Church – What Has Changed?
Having spent my life in and around Church, it is easy to see that it has drastically changed over the past 40 plus years. Instead of an excitement about Church, there seems to be disappointment for most who consider themselves as Christian. There was a time when Churches were the center of any community or town. Before decisions were made, many of the local officials obtained feedback from the Church before a decision was finalized. The dramatic shift is also discernible in sermons, and the manifest presence of God.
Before the mid-seventies, Churches were focused on mainly one thing – representing Christ and His power to their communities, thereby bringing people to Christ. Miracles were the norm – not the abnormal. These and other concerns have resulted in some changes in the Church – mainly two.
It used to be that Pastors and Ministers were the most respected people in the nation. Because of events over the past 40 plus years, Clergy has given congregations and John Q. Public plenty of reasons to withdraw that trust. Does this mean that the Clergy today is less holy or spiritual than 40 years ago? Probably not. Sin has always been, and always will be, but there is a difference today.
Years ago, when there was lack of credibility in a Pastor, the congregation would move him or her, or even give them a sabbatical, rather than having the indiscretion publicized. Some of the most anointed men and women of the 19th and 20th Centuries had some moral and character issues, but today, multitudes still are unaware of them. Christians also knew the damage it could do to the mission and vision of their Church, or to their individual Christian witness. Now, it seems no one cares.
“Thanks” to TV, social media, and internet, those days are no longer. Now, when there is an indiscretion, even in the life of a virtually unknown Minister, the news quickly becomes viral and the whole nation, and sometimes the world are aware of what Pastor Doe did in his little Church of 20 people.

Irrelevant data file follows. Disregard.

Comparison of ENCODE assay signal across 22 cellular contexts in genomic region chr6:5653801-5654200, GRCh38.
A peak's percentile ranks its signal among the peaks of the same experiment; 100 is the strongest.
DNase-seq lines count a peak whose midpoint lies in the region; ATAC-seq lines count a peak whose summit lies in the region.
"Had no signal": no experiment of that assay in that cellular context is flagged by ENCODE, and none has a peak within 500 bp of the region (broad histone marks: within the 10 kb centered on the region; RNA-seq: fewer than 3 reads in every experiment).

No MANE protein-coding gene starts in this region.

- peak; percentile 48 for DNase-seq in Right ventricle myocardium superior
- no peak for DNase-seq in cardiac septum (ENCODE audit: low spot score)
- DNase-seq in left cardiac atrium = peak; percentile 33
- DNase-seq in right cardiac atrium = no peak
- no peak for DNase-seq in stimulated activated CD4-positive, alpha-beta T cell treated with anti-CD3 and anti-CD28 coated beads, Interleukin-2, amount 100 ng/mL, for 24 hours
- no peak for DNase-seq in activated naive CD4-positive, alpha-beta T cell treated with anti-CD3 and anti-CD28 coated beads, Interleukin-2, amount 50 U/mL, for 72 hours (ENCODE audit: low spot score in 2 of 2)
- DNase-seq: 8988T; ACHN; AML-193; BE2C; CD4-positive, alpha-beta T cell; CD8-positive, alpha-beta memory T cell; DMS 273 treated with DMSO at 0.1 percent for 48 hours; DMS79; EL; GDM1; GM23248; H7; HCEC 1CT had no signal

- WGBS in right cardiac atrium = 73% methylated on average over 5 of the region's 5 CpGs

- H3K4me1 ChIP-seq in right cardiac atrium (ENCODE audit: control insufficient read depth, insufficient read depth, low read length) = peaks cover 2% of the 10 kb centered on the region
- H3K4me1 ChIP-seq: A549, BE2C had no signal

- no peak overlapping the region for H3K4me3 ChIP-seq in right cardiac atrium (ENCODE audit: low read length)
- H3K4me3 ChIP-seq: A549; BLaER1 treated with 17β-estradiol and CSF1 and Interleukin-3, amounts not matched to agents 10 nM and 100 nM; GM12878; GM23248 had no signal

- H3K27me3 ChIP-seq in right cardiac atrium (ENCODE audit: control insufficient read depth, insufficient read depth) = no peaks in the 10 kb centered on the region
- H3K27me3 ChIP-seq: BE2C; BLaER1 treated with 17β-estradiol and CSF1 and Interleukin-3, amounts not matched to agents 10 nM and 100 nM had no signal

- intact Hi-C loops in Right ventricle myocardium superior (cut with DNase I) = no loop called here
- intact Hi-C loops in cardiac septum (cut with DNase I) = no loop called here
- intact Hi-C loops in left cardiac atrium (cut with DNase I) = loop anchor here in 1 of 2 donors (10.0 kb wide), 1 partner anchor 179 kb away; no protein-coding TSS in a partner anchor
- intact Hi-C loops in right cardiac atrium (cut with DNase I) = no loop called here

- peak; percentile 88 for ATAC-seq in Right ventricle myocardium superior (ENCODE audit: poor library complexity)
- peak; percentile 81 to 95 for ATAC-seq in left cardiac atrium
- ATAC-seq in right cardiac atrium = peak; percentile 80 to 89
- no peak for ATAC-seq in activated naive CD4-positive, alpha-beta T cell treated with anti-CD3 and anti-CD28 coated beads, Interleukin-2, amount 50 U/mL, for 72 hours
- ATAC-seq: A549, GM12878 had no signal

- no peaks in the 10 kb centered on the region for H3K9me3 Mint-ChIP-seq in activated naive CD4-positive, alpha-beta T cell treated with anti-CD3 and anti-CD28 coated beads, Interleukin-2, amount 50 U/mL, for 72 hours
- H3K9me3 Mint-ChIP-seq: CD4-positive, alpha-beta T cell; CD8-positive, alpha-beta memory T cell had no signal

This weakened trust factor has been instrumental in the second major change in the Church.
Due to the lessened trust factor and the change in earning patterns in our nation, giving in the American Church has changed dramatically. People give less today, although they make more.
Growing up in Church, we were taught two things, apart from the need to receive Christ as our Savior and pursue our relationship With Him. We were taught that a Christian had an obligation to tithe (10%) of his or her gross income, and that we should give generously above that, as each was financially able.
As a kid in Church, people were quick to generously give for two main reasons above their tithe: They were engaged in every mission campaign and active in every building program. When a Missionary came to the Church everyone did what they needed to do to make sure the Missionary had ample funds to preach the Gospel in the country to which he or she was assigned. Now, the buzz words are: “Charity begins at home.”
It is possible that our lack of missions support has been at the root of the decline of Christianity in America. What we make happen for others, God will make happen for us (Eph. 6:8). Since we have not been as proactive with the Gospel around the world, via foreign missions, there is a lack of it here in the USA. When I say a lack of the Gospel in the USA, I am not referring to a Church service, or what we now call a sermon. Forty years ago and earlier, Pastors and Evangelists preached hell so hot that we could feel the heat. Now, because of “hyper-grace” Preachers preach that no one is going to hell.
Today’s generation will give to need-based projects when they relate to them. This is not how it should be. We should give tithes and offerings so there are ample funds to do ministry. Many have now resorted to fund-raisers just to pay the electric bill.
Will the Church ever get back to what She used to be? I doubt it. With that said, if it is to change, it is in our hands to make it happen. We can do it, one church at a time; one Christian at a time; one pastor at a time.
Even if we do not get the Church and Clergy back to where they should be, we can get out of the way and let people see that Jesus is, and always will be trustworthy and a giver. We can start with the trust issue and the giving issue will probably correct itself.
We Are Here for You
These changes have taken their toll on those in Ministry. Pastors are now among the most depressed and highest suicide attempt rates in the nation. Chitwood & Chitwood has seen every trend and knows how to advise Pastors and Churches to successfully navigate the winds of change without destroying the Pastor, Leaders, and the Church.
For information that will prepare you in some of these areas it is in every Pastor and Church Leader’s best interest to attend a Church Management Conference nearest your city. Visit us at www.cmtc.org or call 800-344-0076 for schedule and registration details. You will be glad you did.
For Chitwood & Chitwood this is “A Ministry – Not a Job!”